At the foot of Munjoy Hill, the former Portland Company Complex is the keystone of the eastern waterfront and an artifact of the days of steam, built in the 1840s to manufacture locomotives and rail cars and, later on, ships and automobiles. These days, the 10-acre site on Fore Street is once again alive with heavy equipment, as construction workers man steamrollers, backhoes, and front-end loaders to erect a new office building, the first in a series of phased construction projects to turn the industrial complex into a sprawling mixed-use district called Portland Foreside.

“My vision since 2009,” developer Casey Prentice says, “has been to develop this property as part of the dense urban fabric and to own it for a long time.”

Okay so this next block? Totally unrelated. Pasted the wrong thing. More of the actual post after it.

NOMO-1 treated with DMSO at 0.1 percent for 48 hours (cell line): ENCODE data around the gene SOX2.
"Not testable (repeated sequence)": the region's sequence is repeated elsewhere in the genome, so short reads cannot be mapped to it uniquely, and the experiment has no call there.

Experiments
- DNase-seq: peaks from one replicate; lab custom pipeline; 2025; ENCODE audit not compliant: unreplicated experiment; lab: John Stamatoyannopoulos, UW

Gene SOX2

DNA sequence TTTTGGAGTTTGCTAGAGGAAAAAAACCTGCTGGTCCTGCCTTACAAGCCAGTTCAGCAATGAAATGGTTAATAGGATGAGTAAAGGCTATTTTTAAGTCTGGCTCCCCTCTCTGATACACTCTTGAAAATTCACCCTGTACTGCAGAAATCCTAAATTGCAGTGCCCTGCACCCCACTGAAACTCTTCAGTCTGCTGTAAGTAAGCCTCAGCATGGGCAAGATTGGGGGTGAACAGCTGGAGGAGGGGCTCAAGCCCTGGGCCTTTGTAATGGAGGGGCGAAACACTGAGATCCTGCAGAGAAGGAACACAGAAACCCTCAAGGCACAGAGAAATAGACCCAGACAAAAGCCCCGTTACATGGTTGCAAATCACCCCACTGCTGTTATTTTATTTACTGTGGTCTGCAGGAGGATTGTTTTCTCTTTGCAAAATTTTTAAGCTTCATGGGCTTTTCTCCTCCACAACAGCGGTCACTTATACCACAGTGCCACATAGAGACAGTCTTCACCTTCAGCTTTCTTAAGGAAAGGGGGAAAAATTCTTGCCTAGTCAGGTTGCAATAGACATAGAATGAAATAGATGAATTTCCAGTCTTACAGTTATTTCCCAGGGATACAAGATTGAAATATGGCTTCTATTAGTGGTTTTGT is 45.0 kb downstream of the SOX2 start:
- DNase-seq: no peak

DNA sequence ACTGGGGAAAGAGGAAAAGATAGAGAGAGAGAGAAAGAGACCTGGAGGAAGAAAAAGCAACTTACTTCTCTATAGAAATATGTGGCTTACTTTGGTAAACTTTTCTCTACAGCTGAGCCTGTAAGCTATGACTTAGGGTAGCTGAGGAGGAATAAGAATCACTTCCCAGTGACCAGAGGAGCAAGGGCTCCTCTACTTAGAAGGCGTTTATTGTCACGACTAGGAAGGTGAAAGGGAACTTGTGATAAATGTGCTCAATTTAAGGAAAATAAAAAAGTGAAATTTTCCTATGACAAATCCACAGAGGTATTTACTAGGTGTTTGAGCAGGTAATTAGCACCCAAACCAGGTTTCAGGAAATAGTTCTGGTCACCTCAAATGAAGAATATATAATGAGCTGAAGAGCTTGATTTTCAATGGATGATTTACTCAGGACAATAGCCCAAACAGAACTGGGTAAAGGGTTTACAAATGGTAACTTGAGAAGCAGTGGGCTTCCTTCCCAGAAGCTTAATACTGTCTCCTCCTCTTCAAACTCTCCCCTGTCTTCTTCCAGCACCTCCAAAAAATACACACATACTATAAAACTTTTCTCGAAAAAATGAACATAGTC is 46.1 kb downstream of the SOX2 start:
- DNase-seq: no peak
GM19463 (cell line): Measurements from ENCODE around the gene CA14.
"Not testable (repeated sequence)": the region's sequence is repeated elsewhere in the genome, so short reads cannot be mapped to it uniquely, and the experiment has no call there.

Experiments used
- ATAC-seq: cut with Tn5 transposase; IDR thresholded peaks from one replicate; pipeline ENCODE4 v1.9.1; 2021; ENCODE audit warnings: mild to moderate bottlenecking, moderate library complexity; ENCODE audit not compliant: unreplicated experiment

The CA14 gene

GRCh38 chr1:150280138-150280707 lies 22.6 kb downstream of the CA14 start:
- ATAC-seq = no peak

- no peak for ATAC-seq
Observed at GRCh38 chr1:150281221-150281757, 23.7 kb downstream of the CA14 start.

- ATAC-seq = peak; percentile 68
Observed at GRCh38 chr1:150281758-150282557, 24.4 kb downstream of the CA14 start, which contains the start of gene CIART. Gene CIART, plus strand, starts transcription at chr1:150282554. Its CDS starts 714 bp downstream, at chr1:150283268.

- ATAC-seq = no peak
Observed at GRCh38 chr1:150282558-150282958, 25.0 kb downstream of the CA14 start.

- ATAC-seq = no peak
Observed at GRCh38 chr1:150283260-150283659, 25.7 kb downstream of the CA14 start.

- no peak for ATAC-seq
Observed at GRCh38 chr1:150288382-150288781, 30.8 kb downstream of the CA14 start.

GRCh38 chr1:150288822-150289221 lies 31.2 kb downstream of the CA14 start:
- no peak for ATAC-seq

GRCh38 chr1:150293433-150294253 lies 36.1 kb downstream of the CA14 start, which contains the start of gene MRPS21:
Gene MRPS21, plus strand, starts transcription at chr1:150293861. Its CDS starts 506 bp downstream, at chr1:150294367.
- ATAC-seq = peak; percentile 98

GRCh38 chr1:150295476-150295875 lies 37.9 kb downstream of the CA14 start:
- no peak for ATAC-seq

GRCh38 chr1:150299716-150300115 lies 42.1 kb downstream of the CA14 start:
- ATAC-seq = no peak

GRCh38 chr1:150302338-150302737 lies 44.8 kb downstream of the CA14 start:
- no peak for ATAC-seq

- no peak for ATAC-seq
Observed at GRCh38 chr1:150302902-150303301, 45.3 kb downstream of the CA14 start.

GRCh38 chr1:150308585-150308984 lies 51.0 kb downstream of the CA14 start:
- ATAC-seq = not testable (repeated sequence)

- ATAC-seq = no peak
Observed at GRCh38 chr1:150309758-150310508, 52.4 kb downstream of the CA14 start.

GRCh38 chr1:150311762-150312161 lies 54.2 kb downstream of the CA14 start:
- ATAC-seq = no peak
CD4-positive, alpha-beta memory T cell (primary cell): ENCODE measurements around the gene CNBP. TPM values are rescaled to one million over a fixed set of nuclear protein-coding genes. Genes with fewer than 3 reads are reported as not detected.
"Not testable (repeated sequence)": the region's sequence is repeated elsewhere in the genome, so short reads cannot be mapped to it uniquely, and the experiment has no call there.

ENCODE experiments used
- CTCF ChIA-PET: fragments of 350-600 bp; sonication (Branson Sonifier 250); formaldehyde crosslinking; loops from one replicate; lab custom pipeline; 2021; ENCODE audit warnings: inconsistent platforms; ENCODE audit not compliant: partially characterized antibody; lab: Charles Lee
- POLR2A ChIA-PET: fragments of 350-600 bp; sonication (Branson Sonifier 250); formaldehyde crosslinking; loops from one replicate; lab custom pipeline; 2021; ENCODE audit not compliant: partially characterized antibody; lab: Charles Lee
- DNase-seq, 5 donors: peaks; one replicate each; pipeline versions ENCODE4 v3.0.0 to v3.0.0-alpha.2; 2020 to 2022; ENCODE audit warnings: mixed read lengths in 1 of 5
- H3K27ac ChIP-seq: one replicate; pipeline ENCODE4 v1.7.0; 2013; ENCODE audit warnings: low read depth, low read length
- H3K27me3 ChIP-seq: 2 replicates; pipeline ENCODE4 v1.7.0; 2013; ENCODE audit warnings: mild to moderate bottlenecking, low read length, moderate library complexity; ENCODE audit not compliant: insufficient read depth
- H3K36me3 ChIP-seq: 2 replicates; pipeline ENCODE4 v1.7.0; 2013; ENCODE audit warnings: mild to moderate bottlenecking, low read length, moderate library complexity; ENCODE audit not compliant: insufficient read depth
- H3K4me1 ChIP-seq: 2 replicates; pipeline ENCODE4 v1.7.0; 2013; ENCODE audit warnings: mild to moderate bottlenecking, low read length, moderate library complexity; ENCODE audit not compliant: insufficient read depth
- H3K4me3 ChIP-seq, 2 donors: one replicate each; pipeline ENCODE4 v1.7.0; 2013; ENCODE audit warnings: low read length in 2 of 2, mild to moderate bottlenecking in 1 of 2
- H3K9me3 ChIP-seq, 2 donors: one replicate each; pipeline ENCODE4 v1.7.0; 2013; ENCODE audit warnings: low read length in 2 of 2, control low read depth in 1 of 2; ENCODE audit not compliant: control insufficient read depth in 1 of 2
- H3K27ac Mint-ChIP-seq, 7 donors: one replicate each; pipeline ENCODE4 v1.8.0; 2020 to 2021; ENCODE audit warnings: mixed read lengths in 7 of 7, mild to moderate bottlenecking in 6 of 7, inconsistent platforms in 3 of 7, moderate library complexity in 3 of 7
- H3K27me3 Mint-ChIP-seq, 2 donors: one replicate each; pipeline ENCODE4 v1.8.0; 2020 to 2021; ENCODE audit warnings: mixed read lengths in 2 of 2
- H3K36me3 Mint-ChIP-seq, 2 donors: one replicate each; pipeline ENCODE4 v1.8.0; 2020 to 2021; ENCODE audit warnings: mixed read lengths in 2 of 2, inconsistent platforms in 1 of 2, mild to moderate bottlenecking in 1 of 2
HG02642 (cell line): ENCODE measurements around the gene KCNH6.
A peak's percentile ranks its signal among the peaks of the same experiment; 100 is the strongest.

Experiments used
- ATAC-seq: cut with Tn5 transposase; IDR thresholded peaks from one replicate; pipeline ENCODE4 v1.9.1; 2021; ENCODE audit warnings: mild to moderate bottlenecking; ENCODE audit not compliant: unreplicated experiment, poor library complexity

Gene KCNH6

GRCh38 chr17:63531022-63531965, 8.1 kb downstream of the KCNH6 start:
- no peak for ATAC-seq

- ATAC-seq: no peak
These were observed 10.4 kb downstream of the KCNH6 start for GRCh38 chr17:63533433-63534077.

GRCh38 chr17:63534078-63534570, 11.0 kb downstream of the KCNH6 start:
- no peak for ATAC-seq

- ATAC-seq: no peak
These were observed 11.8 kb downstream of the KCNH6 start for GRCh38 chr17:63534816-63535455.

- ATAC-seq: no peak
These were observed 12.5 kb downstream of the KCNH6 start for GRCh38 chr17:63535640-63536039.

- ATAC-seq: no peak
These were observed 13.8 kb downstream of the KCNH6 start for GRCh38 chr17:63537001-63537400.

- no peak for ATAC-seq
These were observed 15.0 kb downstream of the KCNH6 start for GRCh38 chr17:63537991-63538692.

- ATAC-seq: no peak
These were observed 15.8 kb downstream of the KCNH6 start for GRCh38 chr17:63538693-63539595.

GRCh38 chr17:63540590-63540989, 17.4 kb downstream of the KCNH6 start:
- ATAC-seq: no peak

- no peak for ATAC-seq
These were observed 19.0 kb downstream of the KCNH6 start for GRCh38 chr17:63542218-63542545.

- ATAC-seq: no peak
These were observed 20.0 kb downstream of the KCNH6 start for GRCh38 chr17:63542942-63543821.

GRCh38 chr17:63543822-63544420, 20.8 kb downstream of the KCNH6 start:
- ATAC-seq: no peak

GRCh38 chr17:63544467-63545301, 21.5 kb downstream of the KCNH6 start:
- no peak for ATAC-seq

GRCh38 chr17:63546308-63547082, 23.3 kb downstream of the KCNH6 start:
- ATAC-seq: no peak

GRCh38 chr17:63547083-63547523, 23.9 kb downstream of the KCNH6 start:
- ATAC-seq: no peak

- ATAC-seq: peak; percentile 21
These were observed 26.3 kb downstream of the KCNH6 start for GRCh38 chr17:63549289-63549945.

Prentice, who grew up in Yarmouth, was just a year out of college in 2009. Since 2010, he has co-owned the Chebeague Island Inn with his parents, and his Prentice Hospitality Group owns Evo Kitchen + Bar, in Portland’s Old Port, where he now lives. Prentice was among a group of investors who purchased the Portland Company Complex in 2013 for $15 million, and he and partner Kevin Costello have been working since then to transform the cluster of derelict brick train barns into a brand-new neighborhood filled with apartments, offices, and retail stores, not to mention a hotel, public market, and marina. He likens the project to Seattle’s vibrant Pike Place Market district.

“We are about creating an extension of the Old Port,” Prentice says.

Plans for the Shipyard Brewing Company site on the eastern waterfront include a new headquarters for Covetrus, a redeveloped Shipyard brewery, a “brewtel” run by Cambria Hotels, and several residential buildings. Courtesy of Archetype Architects.